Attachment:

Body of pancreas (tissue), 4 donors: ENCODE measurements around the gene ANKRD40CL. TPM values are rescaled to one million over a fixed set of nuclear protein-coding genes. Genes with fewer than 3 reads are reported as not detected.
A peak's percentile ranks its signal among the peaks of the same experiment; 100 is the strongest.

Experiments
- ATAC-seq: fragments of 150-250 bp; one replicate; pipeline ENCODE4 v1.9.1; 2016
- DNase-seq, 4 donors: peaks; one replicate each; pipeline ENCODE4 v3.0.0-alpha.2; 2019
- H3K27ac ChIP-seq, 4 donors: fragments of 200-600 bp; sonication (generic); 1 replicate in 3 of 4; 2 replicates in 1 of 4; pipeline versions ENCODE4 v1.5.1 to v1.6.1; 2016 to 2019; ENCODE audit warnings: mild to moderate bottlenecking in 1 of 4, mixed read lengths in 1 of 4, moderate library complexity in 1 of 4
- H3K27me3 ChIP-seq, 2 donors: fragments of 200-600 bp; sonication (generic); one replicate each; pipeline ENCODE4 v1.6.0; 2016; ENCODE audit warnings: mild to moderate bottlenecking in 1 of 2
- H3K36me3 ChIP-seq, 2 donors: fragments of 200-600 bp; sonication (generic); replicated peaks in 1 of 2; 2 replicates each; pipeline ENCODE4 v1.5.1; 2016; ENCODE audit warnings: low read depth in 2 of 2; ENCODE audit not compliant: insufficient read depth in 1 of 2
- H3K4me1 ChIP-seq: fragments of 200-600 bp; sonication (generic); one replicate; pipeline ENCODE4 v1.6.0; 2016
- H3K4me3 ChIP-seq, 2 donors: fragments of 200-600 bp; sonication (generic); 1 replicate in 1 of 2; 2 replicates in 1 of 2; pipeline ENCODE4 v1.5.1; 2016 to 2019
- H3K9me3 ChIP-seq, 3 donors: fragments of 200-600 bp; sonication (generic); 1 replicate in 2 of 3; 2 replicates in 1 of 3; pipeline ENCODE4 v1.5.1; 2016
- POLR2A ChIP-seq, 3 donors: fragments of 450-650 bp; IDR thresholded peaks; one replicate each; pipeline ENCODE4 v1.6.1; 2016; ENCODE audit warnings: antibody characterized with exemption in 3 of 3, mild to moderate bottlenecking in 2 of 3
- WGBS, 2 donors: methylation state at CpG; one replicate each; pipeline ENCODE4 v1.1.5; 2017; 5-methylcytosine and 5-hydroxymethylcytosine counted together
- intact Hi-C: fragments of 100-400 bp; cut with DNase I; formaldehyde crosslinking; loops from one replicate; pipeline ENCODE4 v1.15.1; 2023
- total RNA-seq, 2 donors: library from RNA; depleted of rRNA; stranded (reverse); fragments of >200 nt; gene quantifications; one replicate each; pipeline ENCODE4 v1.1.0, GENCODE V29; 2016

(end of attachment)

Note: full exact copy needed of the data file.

Body of pancreas (tissue), 4 donors: ENCODE measurements around the gene ANKRD40CL. TPM values are rescaled to one million over a fixed set of nuclear protein-coding genes. Genes with fewer than 3 reads are reported as not detected.
A peak's percentile ranks its signal among the peaks of the same experiment; 100 is the strongest.

Experiments
- ATAC-seq: fragments of 150-250 bp; one replicate; pipeline ENCODE4 v1.9.1; 2016
- DNase-seq, 4 donors: peaks; one replicate each; pipeline ENCODE4 v3.0.0-alpha.2; 2019
- H3K27ac ChIP-seq, 4 donors: fragments of 200-600 bp; sonication (generic); 1 replicate in 3 of 4; 2 replicates in 1 of 4; pipeline versions ENCODE4 v1.5.1 to v1.6.1; 2016 to 2019; ENCODE audit warnings: mild to moderate bottlenecking in 1 of 4, mixed read lengths in 1 of 4, moderate library complexity in 1 of 4
- H3K27me3 ChIP-seq, 2 donors: fragments of 200-600 bp; sonication (generic); one replicate each; pipeline ENCODE4 v1.6.0; 2016; ENCODE audit warnings: mild to moderate bottlenecking in 1 of 2
- H3K36me3 ChIP-seq, 2 donors: fragments of 200-600 bp; sonication (generic); replicated peaks in 1 of 2; 2 replicates each; pipeline ENCODE4 v1.5.1; 2016; ENCODE audit warnings: low read depth in 2 of 2; ENCODE audit not compliant: insufficient read depth in 1 of 2
- H3K4me1 ChIP-seq: fragments of 200-600 bp; sonication (generic); one replicate; pipeline ENCODE4 v1.6.0; 2016
- H3K4me3 ChIP-seq, 2 donors: fragments of 200-600 bp; sonication (generic); 1 replicate in 1 of 2; 2 replicates in 1 of 2; pipeline ENCODE4 v1.5.1; 2016 to 2019
- H3K9me3 ChIP-seq, 3 donors: fragments of 200-600 bp; sonication (generic); 1 replicate in 2 of 3; 2 replicates in 1 of 3; pipeline ENCODE4 v1.5.1; 2016
- POLR2A ChIP-seq, 3 donors: fragments of 450-650 bp; IDR thresholded peaks; one replicate each; pipeline ENCODE4 v1.6.1; 2016; ENCODE audit warnings: antibody characterized with exemption in 3 of 3, mild to moderate bottlenecking in 2 of 3
- WGBS, 2 donors: methylation state at CpG; one replicate each; pipeline ENCODE4 v1.1.5; 2017; 5-methylcytosine and 5-hydroxymethylcytosine counted together
- intact Hi-C: fragments of 100-400 bp; cut with DNase I; formaldehyde crosslinking; loops from one replicate; pipeline ENCODE4 v1.15.1; 2023
- total RNA-seq, 2 donors: library from RNA; depleted of rRNA; stranded (reverse); fragments of >200 nt; gene quantifications; one replicate each; pipeline ENCODE4 v1.1.0, GENCODE V29; 2016